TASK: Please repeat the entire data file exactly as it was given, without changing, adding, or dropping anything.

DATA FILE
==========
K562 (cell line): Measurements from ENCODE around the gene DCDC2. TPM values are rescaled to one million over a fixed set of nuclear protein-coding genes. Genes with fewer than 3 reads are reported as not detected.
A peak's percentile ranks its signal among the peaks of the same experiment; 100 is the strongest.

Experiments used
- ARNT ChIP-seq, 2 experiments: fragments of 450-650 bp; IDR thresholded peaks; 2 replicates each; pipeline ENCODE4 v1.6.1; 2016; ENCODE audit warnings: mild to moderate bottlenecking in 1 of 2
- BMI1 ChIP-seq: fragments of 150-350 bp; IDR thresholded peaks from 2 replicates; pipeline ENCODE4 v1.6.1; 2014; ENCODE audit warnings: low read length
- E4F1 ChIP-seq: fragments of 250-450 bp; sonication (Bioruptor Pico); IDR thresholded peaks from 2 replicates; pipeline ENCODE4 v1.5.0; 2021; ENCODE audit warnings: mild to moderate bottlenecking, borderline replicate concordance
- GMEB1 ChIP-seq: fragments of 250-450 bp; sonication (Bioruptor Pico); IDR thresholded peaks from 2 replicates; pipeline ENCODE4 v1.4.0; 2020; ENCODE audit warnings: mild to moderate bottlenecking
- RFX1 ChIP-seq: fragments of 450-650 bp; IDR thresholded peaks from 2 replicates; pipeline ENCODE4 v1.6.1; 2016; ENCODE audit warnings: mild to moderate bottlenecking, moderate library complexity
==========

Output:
K562 (cell line): Measurements from ENCODE around the gene DCDC2. TPM values are rescaled to one million over a fixed set of nuclear protein-coding genes. Genes with fewer than 3 reads are reported as not detected.
A peak's percentile ranks its signal among the peaks of the same experiment; 100 is the strongest.

Experiments used
- ARNT ChIP-seq, 2 experiments: fragments of 450-650 bp; IDR thresholded peaks; 2 replicates each; pipeline ENCODE4 v1.6.1; 2016; ENCODE audit warnings: mild to moderate bottlenecking in 1 of 2
- BMI1 ChIP-seq: fragments of 150-350 bp; IDR thresholded peaks from 2 replicates; pipeline ENCODE4 v1.6.1; 2014; ENCODE audit warnings: low read length
- E4F1 ChIP-seq: fragments of 250-450 bp; sonication (Bioruptor Pico); IDR thresholded peaks from 2 replicates; pipeline ENCODE4 v1.5.0; 2021; ENCODE audit warnings: mild to moderate bottlenecking, borderline replicate concordance
- GMEB1 ChIP-seq: fragments of 250-450 bp; sonication (Bioruptor Pico); IDR thresholded peaks from 2 replicates; pipeline ENCODE4 v1.4.0; 2020; ENCODE audit warnings: mild to moderate bottlenecking
- RFX1 ChIP-seq: fragments of 450-650 bp; IDR thresholded peaks from 2 replicates; pipeline ENCODE4 v1.6.1; 2016; ENCODE audit warnings: mild to moderate bottlenecking, moderate library complexity